Travel Clinic Bahamas
Travel health and vaccine advice for Bahamas

The Bahamas is composed of more than 700 islands and 2000 small cays spread out across the Caribbean Sea. Located near Florida, the Bahamas is a very popular holiday destination for Canadians. Christopher Columbus was the first to discover the archipelago, which later hosted pirates, rum smugglers and British settlers, before welcoming tourists from all over the world. With pristine beaches fringed by palm trees, deep blue waters and beautiful coral reefs, the Bahamas is a true paradise which has something to offer to everyone. Party in Nassau, try big game fishing in Bimini island or escape the tourist crowds in the peaceful Family islands…

What vaccines are needed to travel to the Bahamas In 2024

The Government of Canada and the CDC recommend the following vaccines for travel to the Bahamas In 2024: Traveler’s diarrhea, TyphoidHepatitis A, Hepatitis B, Rabies, Influenza, COVID-19.



Risk of Zika in the Bahamas Learn More >>

We make every effort to ensure that the information posted on our website is up to date and accurate according to the latest public health recommendations; however, it is impossible for us to make changes on a daily basis.

For the most current travel health recommendations, please call our clinic as make an appointment with one of our travel health professionals.


Yellow Fever

A proof of vaccination against yellow fever may be required upon entry in to this country.

Some travellers may not be eligible to receive this vaccine. Please enquire with your health care professional regarding your specific details.
It is important to note that the vaccine should be administered at least 10 days prior to your departure.

For further information, please consult with the World Health Organization (WHO) website:

Hepatitis A Recommended for all travellers.
Tetanus – Diphtheria – Pertussis

Tetanus: In exceptional circumstances (eg, stay in a region where access to health care is limited), for a person aged 18 years or older, 1 dose of DT may be given if 5 years or more has elapsed since the last dose.
Otherwise, one booster dose at the age of 50*.

Pertussis (Whooping Cough):  1 dose is recommended for pregnant women, for every pregnancy, regardless of immunization history and the interval since the last dose (between week 26 and 32).

*Only applicable for Quebec.

Measles – Rubella – Mumps Two doses recommended for all travellers born after 1970, if not previously given.
Rabies For travellers at high risk of animal bites or being involved in activities with bats. Clients who plan to visit remote areas may consider receiving this vaccine. Important to note the pre-exposure rabies vaccine is administered in 2 doses with one week interval between doses. Post-exposure vaccination is always recommended, even for those previously vaccinated.
Flu – Influenza Seasonal influenza occurs worldwide. The flu season usually runs from November to April in the northern hemisphere, between April and October in the southern hemisphere and year round in the tropics. Influenza (flu) is caused by a virus spread from person to person through coughing and sneezing or by touching infected surfaces. Everyone 6 months and older should get a flu vaccine yearly. Vaccine is recommended 14 days prior to departure.
Routine vaccines (dCaT, Polio, Meningococcal, Shingles, Pneumococcal, Hepatitis B, HPV, MMR & Varicella) Recommended for all travellers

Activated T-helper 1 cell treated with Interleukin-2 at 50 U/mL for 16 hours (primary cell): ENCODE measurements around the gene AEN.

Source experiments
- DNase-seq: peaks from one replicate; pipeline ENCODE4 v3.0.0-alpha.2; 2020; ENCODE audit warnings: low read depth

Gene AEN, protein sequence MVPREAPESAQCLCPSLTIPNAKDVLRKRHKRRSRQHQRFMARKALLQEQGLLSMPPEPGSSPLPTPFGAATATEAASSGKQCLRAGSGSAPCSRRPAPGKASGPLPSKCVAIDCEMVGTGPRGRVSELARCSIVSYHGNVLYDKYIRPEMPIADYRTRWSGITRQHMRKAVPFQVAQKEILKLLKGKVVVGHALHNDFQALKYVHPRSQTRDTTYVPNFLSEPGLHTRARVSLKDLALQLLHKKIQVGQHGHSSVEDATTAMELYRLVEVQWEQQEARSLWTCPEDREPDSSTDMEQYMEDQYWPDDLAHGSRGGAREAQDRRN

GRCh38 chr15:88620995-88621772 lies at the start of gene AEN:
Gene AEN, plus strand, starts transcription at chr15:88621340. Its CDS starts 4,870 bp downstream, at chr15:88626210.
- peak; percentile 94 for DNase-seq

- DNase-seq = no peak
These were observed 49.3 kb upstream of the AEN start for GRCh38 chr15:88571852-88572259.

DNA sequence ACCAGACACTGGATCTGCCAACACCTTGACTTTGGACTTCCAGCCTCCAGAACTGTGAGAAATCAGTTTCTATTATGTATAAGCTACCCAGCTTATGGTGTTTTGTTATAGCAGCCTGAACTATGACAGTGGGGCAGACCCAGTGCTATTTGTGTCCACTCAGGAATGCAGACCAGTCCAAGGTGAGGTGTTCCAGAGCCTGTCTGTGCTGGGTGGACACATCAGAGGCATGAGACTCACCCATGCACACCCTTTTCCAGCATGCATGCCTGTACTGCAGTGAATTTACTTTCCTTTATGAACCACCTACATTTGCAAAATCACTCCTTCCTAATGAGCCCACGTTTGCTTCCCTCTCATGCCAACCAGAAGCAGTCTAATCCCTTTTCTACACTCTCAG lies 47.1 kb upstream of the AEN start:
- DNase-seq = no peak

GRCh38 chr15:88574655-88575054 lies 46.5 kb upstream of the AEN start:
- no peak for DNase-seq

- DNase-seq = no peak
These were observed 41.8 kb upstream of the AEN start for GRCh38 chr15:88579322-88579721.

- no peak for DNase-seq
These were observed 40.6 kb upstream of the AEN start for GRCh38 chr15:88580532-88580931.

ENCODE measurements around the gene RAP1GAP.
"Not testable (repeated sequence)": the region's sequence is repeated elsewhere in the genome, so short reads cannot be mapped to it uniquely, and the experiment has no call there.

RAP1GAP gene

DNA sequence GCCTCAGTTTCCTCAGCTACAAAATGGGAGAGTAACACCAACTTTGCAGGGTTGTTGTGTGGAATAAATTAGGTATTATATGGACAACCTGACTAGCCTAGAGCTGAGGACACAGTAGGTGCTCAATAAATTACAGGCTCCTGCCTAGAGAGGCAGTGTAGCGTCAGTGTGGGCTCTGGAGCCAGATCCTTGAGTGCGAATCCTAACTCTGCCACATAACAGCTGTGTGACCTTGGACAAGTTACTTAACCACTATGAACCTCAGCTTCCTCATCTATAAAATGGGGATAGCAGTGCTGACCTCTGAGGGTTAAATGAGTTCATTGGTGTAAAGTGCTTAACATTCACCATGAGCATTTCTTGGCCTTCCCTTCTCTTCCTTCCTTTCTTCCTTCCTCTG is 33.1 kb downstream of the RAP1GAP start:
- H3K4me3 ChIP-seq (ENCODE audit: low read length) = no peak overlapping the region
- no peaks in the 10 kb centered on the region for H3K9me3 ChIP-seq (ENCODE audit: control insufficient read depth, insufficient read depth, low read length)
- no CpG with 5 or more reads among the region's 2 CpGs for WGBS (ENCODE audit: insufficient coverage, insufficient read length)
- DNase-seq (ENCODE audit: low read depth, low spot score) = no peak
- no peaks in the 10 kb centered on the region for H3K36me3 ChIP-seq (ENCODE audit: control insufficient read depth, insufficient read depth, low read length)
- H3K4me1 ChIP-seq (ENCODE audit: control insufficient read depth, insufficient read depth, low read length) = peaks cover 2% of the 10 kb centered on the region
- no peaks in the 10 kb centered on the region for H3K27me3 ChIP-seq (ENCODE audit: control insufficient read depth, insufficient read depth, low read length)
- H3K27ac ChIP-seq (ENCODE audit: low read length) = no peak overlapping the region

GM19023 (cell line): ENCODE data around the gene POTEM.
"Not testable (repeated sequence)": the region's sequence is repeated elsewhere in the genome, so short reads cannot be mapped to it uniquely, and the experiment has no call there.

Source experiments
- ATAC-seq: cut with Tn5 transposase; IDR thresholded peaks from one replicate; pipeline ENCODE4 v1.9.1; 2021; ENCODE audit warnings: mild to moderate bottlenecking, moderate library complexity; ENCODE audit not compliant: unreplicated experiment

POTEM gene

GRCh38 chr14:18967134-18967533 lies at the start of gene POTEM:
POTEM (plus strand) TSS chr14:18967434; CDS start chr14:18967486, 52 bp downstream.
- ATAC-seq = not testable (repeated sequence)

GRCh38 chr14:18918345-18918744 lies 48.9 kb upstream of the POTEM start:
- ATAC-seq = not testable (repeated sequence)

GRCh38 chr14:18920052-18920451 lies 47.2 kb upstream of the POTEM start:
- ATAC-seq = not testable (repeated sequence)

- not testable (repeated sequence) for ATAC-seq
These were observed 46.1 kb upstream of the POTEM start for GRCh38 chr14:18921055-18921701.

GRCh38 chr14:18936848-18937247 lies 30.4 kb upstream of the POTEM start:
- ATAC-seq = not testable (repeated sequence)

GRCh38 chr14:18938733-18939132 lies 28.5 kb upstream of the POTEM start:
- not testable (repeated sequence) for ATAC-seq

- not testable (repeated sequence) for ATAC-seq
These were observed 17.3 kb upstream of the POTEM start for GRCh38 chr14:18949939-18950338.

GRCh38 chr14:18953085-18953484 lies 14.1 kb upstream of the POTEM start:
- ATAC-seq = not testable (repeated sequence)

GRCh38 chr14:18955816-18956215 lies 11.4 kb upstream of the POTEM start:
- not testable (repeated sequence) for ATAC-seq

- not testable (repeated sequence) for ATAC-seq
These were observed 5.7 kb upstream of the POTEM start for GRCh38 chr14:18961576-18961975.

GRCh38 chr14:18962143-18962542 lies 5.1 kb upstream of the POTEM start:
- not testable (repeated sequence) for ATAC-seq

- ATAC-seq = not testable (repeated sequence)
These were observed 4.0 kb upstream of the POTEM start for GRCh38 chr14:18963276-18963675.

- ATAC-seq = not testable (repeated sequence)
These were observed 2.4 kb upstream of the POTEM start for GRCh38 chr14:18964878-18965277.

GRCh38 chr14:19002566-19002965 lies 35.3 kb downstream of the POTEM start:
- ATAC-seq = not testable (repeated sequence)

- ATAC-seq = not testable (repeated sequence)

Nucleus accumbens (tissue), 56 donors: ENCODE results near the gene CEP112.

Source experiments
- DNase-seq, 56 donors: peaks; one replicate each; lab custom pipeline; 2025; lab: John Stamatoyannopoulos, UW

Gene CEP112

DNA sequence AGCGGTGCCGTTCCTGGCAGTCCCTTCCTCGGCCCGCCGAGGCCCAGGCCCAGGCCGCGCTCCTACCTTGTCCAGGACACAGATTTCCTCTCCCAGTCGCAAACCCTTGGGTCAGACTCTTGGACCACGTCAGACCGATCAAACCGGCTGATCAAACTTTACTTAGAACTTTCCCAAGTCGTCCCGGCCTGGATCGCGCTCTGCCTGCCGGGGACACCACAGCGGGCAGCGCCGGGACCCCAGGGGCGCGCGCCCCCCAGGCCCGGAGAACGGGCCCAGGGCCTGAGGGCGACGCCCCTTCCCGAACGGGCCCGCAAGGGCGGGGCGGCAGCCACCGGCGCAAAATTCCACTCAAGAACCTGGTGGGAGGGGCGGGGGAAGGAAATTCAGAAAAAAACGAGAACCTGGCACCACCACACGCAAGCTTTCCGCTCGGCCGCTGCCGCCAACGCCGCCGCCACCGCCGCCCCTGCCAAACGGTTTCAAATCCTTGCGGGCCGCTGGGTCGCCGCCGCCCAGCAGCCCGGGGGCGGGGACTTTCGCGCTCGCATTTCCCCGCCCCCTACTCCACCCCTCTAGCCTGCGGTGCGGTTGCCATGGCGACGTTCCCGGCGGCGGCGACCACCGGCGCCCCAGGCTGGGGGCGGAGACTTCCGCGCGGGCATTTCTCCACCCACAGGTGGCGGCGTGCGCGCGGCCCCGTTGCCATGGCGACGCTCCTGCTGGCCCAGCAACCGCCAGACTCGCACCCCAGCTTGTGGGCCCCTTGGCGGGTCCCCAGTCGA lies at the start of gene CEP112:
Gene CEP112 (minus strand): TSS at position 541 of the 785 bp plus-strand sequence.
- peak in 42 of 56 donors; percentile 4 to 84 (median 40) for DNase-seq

Typhoid fever Recommended for most travellers, especially those who are staying with friends or relatives; visiting smaller cities, villages, or rural areas where exposure might occur through food or water; or prone to “adventurous eating”
Hepatitis B Consider for most travellers; recommended for those who might be exposed to blood or other body fluids, have sexual contact with the local population, or be exposed through medical treatment (e.g., for an accident).
African Tick Bite Fever Could be present. All travellers should protect themselves against tick bites.
Traveler’s Diarrhea (ETEC) Talk to your health care professional about the risks and precautionary measures to take, as well as the Dukoral® vaccine. Important to note that the Dukoral vaccine is an oral vaccine given in 2 doses, recommended at least 2 weeks prior to departure.
Dengue Fever, Chikungunya and/or Zika There are many illnesses that are transmitted via mosquito bites and unfortunately we do not have vaccines to protect us against most of them. It is important to inquire with your healthcare professional regarding the specific risks and the different illnesses presently in circulation.


Antibiotics Traveler’s Diarrhea Ciprofloxacin, Azithromycin or Suprax.


The Bahamas’ health care system is excellent. Most of the doctors and specialists in the Bahamas have studied in the United States, the United Kingdom or Canada. Modern and well equipped health facilities can be found in Nassau and Freeport. They provide health care of high quality, but the medical fees and treatments remain quite expensive. The Princess Margaret Hospital in Nassau is a particularly good establishment and has emergency surgery services. The Doctors Hospital, also located in the capital city, has modern and complete medical equipment. Unfortunately, there are often blood shortages in the Bahamas, which affect emergency care. The Lyford Cay Hospital (242-362-4400) is able to take in scuba diving accidents and is accessible 24 hours a day.

If you need an ambulance in the Bahamas, call 911.

Outside of Nassau and Freeport, it is sometimes hard to find a pharmacy. Don’t forget to bring your own well filled first aid kit.


There has been a decrease in violent crime since the beginning of 2018. Crime, however, including violent crime, still occurs, mainly on the islands of Grand Bahama and New Providence.

Read More »


Emergency services for the Bahamas

Dial 911 or 919 for emergency assistance.